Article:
March 14, 2011 / 9:01 PM / 9 years ago

CANADA FX DEBT-C$ cuts decline on rebounding oil

 * C$ pares losses to $1.0282
 * Short-term factors include Japan, Middle East
 * Bonds firm across curve in flight to safety
 (Updates to close)
 TORONTO, March 14 (Reuters) - The Canadian dollar pared
losses against the U.S. dollar on Monday, regaining ground with
oil prices, which settled flat after an early slide on concerns
that oil demand in quake-ravaged Japan will slow.
  The commodity-linked Canadian currency often moves in
tandem with oil prices because Canada is a major oil exporter.
  Oil rose off its lows due to continuing unrest in the
Middle East despite worries about last week's cataclysmic
earthquake and tsunami in Japan.
  "Oil prices have moved higher. They were down quite a bit
earlier today, and to be up for the day, that's providing some
offsetting support," said Sal Guatieri, senior economist at BMO
Capital Markets.
 Although the Canadian dollar CAD=D4 was injured by a
selloff in world stocks in reaction to the devastation in
Japan, it was still trading in the same C$0.97-C$0.98 range
it's been in for most of the past two weeks.
 It finished at C$0.9726 to the U.S. dollar, or $1.0282,
down from Friday's North American session close of C$0.9711 to
the U.S. dollar, or $1.0298.
 The Canadian dollar was dented a bit early in the day after
Statistics Canada said Canadian industries ran at 76.4 percent
of capacity in the fourth quarter of 2010, barely edging up
from a downwardly revised 76.2 percent in the previous
 Economists surveyed by Reuters had forecast a 79.0 percent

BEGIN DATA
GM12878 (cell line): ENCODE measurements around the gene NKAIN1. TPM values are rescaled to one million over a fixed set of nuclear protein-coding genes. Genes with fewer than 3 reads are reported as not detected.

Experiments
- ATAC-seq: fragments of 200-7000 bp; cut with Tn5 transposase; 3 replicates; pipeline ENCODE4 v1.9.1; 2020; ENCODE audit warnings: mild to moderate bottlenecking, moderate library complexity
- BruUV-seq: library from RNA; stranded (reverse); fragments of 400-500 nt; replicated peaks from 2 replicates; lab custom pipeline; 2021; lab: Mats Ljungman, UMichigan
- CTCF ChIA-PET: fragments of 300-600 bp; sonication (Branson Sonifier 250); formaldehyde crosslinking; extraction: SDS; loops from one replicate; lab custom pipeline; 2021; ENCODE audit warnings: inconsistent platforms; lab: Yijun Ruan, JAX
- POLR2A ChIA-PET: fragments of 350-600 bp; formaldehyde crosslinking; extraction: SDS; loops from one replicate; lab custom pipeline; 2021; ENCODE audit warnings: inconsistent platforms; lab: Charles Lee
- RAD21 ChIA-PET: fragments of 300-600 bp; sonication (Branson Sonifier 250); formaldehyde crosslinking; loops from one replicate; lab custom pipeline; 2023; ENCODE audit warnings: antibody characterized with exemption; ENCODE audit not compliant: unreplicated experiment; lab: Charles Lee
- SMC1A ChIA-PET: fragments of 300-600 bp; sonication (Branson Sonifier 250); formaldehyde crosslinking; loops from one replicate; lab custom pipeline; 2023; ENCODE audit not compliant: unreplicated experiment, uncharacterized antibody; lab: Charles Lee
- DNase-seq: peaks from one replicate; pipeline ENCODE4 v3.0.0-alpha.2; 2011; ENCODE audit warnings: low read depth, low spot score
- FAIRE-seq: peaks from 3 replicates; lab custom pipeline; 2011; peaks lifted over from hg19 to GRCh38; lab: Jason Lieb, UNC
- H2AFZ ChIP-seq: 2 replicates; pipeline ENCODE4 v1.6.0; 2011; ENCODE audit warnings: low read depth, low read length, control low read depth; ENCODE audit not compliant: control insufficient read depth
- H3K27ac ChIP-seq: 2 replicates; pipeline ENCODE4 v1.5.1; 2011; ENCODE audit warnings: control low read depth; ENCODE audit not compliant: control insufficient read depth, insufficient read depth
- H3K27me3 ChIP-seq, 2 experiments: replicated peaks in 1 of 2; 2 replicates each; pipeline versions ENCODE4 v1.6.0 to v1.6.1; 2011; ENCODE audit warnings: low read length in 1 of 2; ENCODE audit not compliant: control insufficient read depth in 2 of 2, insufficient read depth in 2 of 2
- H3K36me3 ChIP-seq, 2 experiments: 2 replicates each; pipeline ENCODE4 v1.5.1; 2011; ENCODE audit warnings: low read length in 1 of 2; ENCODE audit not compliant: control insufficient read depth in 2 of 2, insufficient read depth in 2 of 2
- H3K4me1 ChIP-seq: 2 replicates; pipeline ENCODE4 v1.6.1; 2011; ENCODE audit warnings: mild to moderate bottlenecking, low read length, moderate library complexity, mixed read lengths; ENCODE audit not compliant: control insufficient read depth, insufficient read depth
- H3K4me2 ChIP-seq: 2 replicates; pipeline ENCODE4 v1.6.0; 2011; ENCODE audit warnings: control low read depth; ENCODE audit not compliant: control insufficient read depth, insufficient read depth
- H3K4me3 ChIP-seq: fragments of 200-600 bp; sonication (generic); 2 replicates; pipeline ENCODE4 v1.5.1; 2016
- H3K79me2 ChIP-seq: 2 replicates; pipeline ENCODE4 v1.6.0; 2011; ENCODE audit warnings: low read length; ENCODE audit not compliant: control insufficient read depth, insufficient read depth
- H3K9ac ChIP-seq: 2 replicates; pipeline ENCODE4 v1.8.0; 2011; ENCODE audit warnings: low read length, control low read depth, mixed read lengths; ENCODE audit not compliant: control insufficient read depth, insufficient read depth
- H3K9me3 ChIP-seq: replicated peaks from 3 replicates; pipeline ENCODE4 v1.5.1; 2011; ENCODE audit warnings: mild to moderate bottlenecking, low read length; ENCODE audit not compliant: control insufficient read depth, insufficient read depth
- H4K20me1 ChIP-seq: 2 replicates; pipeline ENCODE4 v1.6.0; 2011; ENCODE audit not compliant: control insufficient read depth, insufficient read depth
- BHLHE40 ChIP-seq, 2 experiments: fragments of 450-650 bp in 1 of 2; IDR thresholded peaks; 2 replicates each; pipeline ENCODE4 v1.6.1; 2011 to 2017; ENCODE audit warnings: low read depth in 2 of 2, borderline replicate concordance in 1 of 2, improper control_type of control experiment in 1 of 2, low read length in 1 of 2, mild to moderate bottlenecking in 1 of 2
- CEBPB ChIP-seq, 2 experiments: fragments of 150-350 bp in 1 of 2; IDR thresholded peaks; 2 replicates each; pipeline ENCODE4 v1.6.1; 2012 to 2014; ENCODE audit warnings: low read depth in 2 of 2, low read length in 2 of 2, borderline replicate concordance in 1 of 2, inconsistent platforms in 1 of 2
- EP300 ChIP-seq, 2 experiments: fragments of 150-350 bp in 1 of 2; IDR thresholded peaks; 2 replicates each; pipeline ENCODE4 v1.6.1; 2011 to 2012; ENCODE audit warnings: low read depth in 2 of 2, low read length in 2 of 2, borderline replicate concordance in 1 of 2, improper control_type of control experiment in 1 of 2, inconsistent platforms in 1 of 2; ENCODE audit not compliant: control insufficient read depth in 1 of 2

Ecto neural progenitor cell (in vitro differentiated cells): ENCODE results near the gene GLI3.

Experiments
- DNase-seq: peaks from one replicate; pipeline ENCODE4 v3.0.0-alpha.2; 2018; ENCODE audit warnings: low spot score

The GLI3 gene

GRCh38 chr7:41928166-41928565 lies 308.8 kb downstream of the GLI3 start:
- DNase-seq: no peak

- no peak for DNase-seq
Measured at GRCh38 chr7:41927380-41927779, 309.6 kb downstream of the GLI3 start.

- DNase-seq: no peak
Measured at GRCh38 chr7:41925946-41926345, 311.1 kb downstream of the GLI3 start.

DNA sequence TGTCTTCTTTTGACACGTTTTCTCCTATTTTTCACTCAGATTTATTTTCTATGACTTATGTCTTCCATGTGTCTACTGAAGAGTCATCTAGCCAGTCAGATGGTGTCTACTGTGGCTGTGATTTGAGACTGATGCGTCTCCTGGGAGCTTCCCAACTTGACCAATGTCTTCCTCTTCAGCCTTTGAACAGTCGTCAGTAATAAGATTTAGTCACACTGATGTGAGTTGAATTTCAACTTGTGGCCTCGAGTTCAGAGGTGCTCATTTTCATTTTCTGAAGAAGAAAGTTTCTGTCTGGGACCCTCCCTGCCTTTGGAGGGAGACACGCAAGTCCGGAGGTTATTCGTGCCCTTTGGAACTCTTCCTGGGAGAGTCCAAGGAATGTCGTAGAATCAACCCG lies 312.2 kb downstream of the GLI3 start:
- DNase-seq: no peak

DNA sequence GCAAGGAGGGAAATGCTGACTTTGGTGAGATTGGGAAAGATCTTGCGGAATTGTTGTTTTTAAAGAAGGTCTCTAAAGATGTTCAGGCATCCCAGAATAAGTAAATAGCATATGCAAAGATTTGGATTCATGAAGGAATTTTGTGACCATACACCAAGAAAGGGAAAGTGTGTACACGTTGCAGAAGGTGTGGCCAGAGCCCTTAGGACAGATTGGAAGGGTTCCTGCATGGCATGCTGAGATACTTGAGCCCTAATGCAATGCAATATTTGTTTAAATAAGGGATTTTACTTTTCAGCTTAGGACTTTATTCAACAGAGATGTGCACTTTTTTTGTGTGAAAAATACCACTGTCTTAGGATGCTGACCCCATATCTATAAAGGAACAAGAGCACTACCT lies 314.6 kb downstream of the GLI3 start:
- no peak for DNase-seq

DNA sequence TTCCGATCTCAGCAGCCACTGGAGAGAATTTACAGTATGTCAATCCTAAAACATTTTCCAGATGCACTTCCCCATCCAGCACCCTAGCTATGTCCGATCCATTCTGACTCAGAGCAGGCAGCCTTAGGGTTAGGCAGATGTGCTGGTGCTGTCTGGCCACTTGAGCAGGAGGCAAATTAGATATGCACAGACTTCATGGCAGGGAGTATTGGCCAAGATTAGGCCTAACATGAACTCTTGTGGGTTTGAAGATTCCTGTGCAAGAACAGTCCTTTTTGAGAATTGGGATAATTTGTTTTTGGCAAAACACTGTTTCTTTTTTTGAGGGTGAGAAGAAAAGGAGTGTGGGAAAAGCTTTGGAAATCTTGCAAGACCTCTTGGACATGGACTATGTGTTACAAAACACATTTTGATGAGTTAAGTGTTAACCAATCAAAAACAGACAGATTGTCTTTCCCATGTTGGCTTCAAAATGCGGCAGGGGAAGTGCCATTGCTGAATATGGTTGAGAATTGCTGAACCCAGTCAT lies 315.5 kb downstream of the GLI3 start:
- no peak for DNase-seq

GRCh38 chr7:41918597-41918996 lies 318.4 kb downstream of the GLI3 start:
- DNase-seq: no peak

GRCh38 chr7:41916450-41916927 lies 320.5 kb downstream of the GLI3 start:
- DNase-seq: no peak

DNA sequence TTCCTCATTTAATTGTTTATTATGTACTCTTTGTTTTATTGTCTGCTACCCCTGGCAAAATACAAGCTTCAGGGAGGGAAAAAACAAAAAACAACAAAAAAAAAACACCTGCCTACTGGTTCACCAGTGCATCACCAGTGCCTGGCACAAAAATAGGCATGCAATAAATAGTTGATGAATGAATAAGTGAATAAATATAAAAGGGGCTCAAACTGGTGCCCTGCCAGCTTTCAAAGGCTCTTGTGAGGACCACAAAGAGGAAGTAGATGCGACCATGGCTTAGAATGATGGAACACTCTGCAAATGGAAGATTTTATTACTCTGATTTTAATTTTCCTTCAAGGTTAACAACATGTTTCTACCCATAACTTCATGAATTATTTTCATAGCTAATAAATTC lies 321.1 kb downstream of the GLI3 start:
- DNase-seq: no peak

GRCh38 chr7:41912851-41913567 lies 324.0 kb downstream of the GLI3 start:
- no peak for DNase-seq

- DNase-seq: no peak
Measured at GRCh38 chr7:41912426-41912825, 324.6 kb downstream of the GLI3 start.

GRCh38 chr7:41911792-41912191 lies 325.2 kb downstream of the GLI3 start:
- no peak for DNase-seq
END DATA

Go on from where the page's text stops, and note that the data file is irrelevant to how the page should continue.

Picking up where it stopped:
capacity-utilization rate in the fourth quarter.
 John Curran, senior vice president at CanadianForex, said
overall market sentiment was shying away from risk. He pointed
to dangers from continuing unrest in North Africa and the
Middle East, the impact of the Japan catastrophe, oil-price
weakness, and "relatively benign" Canadian economic data as
reasons for the market to shift toward the safe-haven
 Curran said he expected the Canadian dollar to test
long-term support at C$0.9880 to the U.S. dollar. But it will
likely drift down to that level, rather than dropping sharply,
he said.
 "I think this will be a little bit of a corrective move
here. The longer-term trend is still positive for Canada but
the short-term factors are playing into a bit of the weakness,"
he said.
 Short-dated interest rate-sensitive Canadian government
bonds were on the rise as the weaker-than-expected capacity-use
figures on Monday added to a recent spate of soft Canadian
 The data has prompted market players to scale back
expectations that the Bank of Canada will raise interest rates
soon. According to a calculation of yields on overnight index
swaps, the central bank's September rate-setting date is the
first for which the market is fully pricing in a rate increase.
 Bonds were also well-supported by a flight-to-safety bid,
pushing prices higher across the curve, while market players
also looked ahead to Tuesday's U.S. Federal Reserve policy
 BMO's Guatieri said he expected no change in the U.S.
central bank's tone in its statement, or in the bond-buying
program that is intended to bolster the U.S. economy.
 "The Fed should affirm its commitment to complete its
current asset purchase program and keep rates on hold for an
extended period," he said.
 The two-year Canadian government bond CA2YT=RR rose 12
Canadian cents to yield 1.682 percent, while the 10-year bond
CA10YT=RR  advanced 26 Canadian cents to yield 3.243
 (Reporting by Ka Yan Ng; editing by Peter Galloway)

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